There is a fighter pilot saying, “timing and nose position is everything.” The same is true when aligning your 3rd party application to the 6.06 build. You will have to review every system and note whether or not a second test environment is needed. If you are doing billing or test ordering through those systems and have made Charge Description Master (CDM) changes or Order Master changes in 6.06, then the likely answer will be yes. Numerous vendors have told me that the logic in 6.06 is different enough from Magic to have significant impact on the interface configurations, as well as internal setup to their 3rd party applications. Be it true or not, we are finding that to be a very real cost, both in direct vendor support and in time needed for testing.
Another “nose position” issue is when you can have the vendors start, and ultimately complete, the 3rd party test builds. Obviously they need to be tested for their own functionality, but to do so you must have completed the Meditech dictionary changes and ported those over into the new test environments. Additionally, there is the timing of when to have the interface ready between the 6.06 test environment and the 3rd party vendor test systems to allow for fully integrated testing.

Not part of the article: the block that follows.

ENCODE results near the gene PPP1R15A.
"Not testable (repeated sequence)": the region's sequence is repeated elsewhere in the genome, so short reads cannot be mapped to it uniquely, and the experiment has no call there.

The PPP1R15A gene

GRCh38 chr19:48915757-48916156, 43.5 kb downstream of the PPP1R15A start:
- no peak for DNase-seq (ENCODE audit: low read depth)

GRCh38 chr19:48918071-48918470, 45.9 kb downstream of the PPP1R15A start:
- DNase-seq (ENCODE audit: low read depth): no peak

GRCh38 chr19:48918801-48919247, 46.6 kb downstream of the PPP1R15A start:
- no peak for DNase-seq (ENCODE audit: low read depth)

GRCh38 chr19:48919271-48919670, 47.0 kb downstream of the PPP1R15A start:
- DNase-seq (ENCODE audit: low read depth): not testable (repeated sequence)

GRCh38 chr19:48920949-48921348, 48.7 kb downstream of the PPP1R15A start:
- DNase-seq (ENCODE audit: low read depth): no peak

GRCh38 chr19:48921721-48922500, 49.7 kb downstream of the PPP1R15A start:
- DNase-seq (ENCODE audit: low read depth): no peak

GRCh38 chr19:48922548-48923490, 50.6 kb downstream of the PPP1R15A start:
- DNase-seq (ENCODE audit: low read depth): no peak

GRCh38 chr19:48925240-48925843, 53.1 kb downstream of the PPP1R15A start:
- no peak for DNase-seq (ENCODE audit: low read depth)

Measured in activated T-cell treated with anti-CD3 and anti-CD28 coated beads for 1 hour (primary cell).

The timing of this cannot be stressed enough as, from a project management perspective, you must have all the resources ready in unison for the parties to interact in the testing process. Depending on how many 3rd party applications or interfaces you have, this may require a lot of testing to be done in a parallel fashion which can negatively impact the clinical units like Lab or Rad from an FTE perspective.
So, in summation, my advice is to look at all the test points early on. Remember Meditech’s project management model will not focus on the timing of 3rd party interfaces unless they are creating them, and then only from a task perspective, not globally. Again, that falls on the site PM or CIO. Plan out the 3rd party application and get a good list of all interfaces and flat file transfers early on, then align them on an MS Project Gant Chart or other tool to achieve a full overview of all resources required and how to stagger or stage them accordingly. It will also provide the organization a great FTE cost-projection tool and help explain in advance the FTE testing costs.
I will be at CHIME in October and, should any of my readers have additional questions or wish to plan a one-on-one discussion, I will try and free up time for you. I have already received a couple of requests and ask only that you email me in advance, if possible, to ensure I can dedicate enough time to fully answer any questions you may have.
Hopefully I will see you all at CHIME!